As for a bucking bronco, using a bridle will definitely help control her. I would suggest to make up two short mooring lines of say ½" nylon, with rugged bronze snap hooks on each end… each line about 70% of the total boat beam in length. I normally leave these lines attached to a sturdy eye on the bow of each ama and 'store' them while sailing, back along the ama deck. Once moored with the initial buoy line, I bring the other end of each bridle line up forward and snap the hooks on to the mooring buoy—one each side of the central line. I then pay out the central line so that the boat drifts back with weight totally on the bridle and then re-cleat the central line with 6–12" of slack, as both a backup as well as leaving it there, ready to haul up the buoy and unsnap the bridle lines, prior to casting off. For larger trimarans, I'd recommend to use a system recommended by trimaran pioneer Jim Brown, and that employs a fairly large swiveling snatch block shackled to the bow of each ama. The bridle then passes through that block and back to a large, solidly mounted cleat on the foredeck. By adjusting each bridle length, one can get the boat to lay at the most favorable angle for anchoring or even when using a bridle with a drogue or sea anchor. In a nasty sea, it sometimes proves favorable to have one bridle line shorter than the other, so that the boat is biased to one side and not eternally switching side-to-side. So having bridle lines adjustable has its advantages, particularly for larger cruising boats.
For a short picnic stop, I prefer (on a 24–27' tri) to use a small Bruce anchor with no moving parts, 3-4ft of chain and a 3⁄8" nylon mooring line. It's simple to handle and a Bruce of only 7–10lbs has a surprising capacity. But if you're in a place where you might experience some wind while moored overnight, you might want to rig up a bridle for the anchor line too. What I usually do then is put out my main anchor of 17 lbs (plus 6 ft of chain) and a scope of at least 5 times the water depth (usually in fairly shallow water). I'll then take a bight in the anchor line and make a loop. I then snap in the hooks of my mooring bridle into the loop and pay it out until the bridle takes the anchoring load. I've found that such a loop in a relatively large diameter anchor line has never pulled tight enough to be hard to undo, so this simple system has worked well for me. If it's windy, having a small flag tied firmly astern, can help the boat to weather vane head to wind. Just 2 sqft can help. For mooring overnight, running a stern line to a tree on shore is a secure way to prevent the boat from sailing around. If that stern line is long enough, you can simply wrap it around a tree and back to the boat. That way, you only have to let go one end and haul in the line, so enabling you to pull away from the beach without having to go ashore again.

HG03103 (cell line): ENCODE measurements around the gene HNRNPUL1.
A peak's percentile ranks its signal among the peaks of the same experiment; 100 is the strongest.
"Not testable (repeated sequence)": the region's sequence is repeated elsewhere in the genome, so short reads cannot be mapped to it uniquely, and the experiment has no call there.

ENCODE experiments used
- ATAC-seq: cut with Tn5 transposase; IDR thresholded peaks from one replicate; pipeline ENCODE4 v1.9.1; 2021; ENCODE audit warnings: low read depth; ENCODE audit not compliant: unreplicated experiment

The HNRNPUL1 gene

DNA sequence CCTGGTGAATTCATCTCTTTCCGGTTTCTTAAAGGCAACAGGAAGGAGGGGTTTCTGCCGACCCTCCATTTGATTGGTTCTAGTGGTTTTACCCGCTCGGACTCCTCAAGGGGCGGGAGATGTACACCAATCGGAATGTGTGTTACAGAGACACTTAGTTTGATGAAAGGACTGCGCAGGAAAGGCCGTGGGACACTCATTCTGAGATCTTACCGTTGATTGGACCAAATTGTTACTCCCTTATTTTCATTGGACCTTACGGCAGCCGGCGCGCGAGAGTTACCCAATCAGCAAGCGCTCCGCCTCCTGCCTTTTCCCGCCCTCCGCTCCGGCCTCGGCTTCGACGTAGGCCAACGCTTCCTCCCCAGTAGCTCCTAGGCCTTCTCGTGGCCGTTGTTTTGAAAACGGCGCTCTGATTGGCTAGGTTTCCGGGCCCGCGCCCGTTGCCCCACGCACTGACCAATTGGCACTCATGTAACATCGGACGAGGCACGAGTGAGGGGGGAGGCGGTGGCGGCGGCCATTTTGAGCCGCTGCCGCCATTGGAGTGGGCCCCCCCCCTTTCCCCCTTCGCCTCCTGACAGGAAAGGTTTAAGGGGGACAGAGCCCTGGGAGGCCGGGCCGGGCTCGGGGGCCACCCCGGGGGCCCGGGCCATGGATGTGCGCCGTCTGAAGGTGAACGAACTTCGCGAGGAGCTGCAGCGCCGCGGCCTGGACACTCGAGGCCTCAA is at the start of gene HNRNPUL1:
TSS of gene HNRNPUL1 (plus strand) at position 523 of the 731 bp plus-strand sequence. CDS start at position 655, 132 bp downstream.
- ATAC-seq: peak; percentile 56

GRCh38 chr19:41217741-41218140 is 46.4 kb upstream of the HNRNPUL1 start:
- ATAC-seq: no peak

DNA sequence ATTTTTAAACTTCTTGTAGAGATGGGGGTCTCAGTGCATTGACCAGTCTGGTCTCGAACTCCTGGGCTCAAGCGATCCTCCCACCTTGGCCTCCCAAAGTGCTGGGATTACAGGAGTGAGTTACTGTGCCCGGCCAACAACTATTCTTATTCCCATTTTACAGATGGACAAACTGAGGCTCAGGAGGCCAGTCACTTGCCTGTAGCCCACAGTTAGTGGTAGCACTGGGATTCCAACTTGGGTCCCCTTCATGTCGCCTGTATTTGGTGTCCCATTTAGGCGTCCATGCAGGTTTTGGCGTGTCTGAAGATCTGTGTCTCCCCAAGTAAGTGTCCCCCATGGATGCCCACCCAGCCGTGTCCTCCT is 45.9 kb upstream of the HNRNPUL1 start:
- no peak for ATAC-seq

While one could say this is a reverse of anchoring, perhaps there are a few things worth mentioning. I'll typically put down all the rudder blade and just a foot of daggerboard, haul up the main first (making sure the mainsheet is loose and free) and then take in the bridle, leaving the boat moored temporarily on a single line to the bow.
Once ready to leave, I'll haul up the jib and decide which tack gives me the most space. A multihull will often drift quickly to leeward for a few feet before gaining forward motion so you'll need to allow for that. If you're leaving a dinghy on the mooring, bring the end of the short central mooring line (that's attached to the buoy) and snap it on to the mooring line of the dinghy, on the outside of what will be the windward ama as you cast off. I'll then hold the mooring line (now uncleated) and watch the natural swings of the boat on the central mooring and as she starts to bear off on the right tack, I'll back the jib. At the same time, I'll hold the single mooring line (now with dinghy painter attached) and pull it aft along the windward ama, (making sure it does not foul with any cleats) and then let go. This gives the boat a good take off and adds enough steerage way to sail off the mooring with good control.
As I said in the preamble to this article, there are many ways of doing this but this one works well for someone who is often sailing single-handed as I do.